The same goes the other way around too. The man page, by the way, suggests this:. If you simply want to know which functions burn most of the cycles, it is stated concisely here. The call graph shows, for each function, which functions called it, which other functions it called, and how many times. There is also an estimate of how much time was spent in the subroutines of each function. This can suggest places where you might try to eliminate function calls that use a lot of time.
In other words, in the hands of an experienced programmer, it is a very valuable tool for exactly what you claim it isn’t good for. Bugs listed are irrelevant as again, just because something has a problem does not mean it is useless or never useful in any way shape or form.
Oh no, the world is NOT perfect and only a fool would think otherwise or think that only perfection is valuable. You raise a lot of valid points, but let me itemize my objections to gprof. That measuring time of functions is good enough as opposed to lines of code or even instructions. That recursion is a tricky confusing issue it only is a problem when trying to construct an annotated call graph.
Table of Contents
That accuracy of measurement is important as opposed to accuracy of identifying speedup opportunities. That samples need not be taken during IO or other blockage gproc opposed to sampling on wall-clock time. The human eye can recognize similarities between state samples stack and data that no summarizing backend of any profiler has any hope of exposing to the user.
You can think the software is as fast as possible, when in fact it could be much faster. Well your points are also valid. I think point 10 is exactly what I was getting at: Indeed, it can always get faster and that is the con and pro of higher level languages; on the one hand, you can get more done sooner but on the other hand the executable will be larger and grpof executable will not be as efficient or as fast.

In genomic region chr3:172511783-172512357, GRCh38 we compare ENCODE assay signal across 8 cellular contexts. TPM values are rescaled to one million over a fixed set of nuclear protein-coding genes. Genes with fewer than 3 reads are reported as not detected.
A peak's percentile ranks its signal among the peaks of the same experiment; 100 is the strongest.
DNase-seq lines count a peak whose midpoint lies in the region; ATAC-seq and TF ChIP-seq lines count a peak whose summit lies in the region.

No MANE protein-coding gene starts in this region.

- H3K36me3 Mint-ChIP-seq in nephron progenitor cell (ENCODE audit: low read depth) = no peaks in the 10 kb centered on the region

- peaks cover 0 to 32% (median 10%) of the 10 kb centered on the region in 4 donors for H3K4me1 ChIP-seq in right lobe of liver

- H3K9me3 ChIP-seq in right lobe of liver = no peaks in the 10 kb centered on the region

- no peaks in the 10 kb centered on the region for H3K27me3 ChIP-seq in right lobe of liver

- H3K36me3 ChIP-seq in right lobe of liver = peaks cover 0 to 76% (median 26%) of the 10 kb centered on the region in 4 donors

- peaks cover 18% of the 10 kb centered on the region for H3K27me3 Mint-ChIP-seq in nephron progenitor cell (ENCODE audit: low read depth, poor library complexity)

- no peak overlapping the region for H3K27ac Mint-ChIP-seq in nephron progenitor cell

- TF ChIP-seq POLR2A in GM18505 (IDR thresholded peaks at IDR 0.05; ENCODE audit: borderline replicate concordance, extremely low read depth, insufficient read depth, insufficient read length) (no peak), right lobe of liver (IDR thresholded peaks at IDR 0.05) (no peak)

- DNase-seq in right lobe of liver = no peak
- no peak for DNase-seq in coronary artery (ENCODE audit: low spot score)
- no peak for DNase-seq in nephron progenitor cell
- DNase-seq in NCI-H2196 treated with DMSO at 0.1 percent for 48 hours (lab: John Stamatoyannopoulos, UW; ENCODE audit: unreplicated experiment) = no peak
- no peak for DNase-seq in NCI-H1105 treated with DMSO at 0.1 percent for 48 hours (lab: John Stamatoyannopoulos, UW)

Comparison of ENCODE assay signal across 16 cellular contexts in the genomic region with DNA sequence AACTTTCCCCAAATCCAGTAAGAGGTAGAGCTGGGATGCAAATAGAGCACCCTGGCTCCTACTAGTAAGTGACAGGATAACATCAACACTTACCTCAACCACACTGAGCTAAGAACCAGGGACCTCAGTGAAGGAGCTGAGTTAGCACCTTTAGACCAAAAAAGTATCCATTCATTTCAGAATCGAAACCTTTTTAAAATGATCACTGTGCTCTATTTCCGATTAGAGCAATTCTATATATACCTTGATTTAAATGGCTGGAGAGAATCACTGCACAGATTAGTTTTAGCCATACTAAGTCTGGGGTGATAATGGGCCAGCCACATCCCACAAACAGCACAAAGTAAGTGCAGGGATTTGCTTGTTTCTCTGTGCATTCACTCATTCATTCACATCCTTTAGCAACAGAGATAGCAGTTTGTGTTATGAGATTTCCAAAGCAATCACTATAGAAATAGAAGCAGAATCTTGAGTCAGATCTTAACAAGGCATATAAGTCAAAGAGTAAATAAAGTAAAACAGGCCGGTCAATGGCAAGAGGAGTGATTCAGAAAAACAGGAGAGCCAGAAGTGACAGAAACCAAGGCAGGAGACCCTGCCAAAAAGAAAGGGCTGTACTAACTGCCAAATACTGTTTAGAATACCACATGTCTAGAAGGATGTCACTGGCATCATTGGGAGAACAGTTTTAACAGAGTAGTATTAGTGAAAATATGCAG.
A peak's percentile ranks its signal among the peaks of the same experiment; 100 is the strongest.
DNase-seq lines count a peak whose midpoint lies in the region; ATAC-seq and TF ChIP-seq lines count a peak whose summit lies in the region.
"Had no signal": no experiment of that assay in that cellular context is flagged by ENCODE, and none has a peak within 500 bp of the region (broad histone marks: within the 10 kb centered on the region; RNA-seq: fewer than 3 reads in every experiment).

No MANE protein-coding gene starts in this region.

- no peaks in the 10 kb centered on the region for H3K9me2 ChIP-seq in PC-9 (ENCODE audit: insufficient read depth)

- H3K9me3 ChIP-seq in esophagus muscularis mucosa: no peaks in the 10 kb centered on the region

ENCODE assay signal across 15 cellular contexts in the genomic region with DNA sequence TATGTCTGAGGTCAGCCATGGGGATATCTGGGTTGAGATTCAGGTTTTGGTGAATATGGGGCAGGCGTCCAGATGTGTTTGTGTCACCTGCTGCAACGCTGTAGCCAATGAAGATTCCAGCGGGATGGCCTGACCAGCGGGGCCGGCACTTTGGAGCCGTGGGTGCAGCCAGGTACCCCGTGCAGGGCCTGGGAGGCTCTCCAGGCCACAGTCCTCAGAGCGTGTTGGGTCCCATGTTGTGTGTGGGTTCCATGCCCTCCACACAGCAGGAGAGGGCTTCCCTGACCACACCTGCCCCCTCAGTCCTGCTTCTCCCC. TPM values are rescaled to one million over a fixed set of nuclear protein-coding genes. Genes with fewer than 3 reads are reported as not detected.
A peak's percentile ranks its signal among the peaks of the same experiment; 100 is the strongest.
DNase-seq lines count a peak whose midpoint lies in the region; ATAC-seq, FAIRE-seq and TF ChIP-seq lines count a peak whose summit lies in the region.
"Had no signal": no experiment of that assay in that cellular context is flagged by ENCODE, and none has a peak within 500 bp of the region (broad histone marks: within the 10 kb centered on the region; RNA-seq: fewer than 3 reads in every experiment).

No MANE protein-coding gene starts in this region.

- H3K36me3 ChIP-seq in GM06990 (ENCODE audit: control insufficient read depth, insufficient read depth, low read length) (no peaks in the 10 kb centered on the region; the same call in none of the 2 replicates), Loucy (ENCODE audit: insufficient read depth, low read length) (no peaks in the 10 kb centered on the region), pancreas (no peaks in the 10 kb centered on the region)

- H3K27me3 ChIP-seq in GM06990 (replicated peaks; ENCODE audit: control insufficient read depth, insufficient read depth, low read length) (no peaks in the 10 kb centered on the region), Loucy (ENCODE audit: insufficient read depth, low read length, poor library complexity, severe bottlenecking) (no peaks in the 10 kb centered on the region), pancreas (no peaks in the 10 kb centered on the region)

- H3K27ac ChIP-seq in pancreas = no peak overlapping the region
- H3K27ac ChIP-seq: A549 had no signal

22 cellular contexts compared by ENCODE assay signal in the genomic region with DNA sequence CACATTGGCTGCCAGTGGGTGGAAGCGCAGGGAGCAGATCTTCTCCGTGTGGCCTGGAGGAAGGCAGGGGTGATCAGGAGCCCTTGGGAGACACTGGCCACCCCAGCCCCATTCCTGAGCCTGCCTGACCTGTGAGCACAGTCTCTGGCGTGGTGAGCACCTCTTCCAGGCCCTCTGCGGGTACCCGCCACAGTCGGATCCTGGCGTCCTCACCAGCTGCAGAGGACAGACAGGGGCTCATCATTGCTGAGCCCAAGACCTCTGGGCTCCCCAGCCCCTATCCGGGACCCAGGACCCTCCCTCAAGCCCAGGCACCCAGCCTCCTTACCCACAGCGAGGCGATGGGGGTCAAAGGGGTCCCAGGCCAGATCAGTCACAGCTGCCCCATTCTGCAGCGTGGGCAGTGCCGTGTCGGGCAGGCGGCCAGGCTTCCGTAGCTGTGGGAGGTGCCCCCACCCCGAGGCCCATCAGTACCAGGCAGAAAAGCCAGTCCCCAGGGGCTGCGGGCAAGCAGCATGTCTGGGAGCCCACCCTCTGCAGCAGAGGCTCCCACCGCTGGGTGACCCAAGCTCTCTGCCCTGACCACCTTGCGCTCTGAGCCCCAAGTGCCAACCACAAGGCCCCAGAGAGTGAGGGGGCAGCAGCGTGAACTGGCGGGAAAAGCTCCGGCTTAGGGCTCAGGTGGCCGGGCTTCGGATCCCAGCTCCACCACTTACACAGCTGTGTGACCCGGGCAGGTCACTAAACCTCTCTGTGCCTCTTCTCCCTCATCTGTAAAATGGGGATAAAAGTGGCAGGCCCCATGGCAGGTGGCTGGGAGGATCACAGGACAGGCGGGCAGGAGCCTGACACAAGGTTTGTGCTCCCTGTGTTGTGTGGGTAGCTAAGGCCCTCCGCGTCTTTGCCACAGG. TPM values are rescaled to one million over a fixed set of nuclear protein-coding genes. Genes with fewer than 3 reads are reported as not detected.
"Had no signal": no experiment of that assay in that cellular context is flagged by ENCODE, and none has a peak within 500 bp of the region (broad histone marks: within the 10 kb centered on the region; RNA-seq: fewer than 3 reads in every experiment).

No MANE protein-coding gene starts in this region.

The main thing I was getting at is gprof has its uses and to dismiss it entirely is not always helpful but then so would be dismissing your points — they are valid.
Hopefully that clears up any points from my end you did indeed clear up your points and I — besides being surprised you responded to me responding from your response from — appreciate it. As a quick addendum: Also, I agree that recursion is not all that difficult. The reason ctrl-c prevents it from producing a gmon. So you need it to exit from program termination normal termination.
My only comment here is that what we did get from the few profiling runs that ran to completion helped us identify exactly what the performance problems were. I was much more concerned about why the profiling build of the app hung at the end, thereby preventing us from collecting the gmon,out files. Yes, Gnh understand the limitations of most program analysis tools. Anyway, as for why it would hang, a question and a suggestion on figuring out gnuu its having issues:.
GNU gprof – Table of Contents
Okay, make that two questions three if you count the previous one as two: Anything else that is different should be kept in mind too including — just saying and not suggesting this is it — system load. One final note is that it is almost always not a system library bug when you see something hanging or crashing in a system library e. Just mentioning that because I see that complaint a lot. From attaching to the program during execution where you need to investigateyou then have an idea well, often where the problem is in which case you can get closer to solving the problem.
I have followups enabled so if you respond maybe I can help more. What about cases where i need to know the time spent by each routine in nano seconds precession? Do you have any idea why? Notify me of followup comments via e-mail. Journey of a Data Packet in the Internet. All rights reserved Terms of Service.
It is easy to use,clearly and instructive. Dario August 13,8: Mike Dunlavey October 2,1: Rasna October gproof, Could you please add details about how to get gmon.
Antoha Tprof October 30, Mark Richter February 13, This never happens when the non-profiling version is run. Why would the profiling version hang up at gprog end of program execution like that? Mike Dunlavey February 14,6: Alex February 21, Cody February 27,7: The man page, by the way, suggests this: Mike Dunlavey February 28,7: Hi Cody, You raise a lot of valid points, but let me itemize my objections to gprof.
That program counter sampling is useful as opposed to stack sampling. That the call graph is important as opposed to the information in stack samples.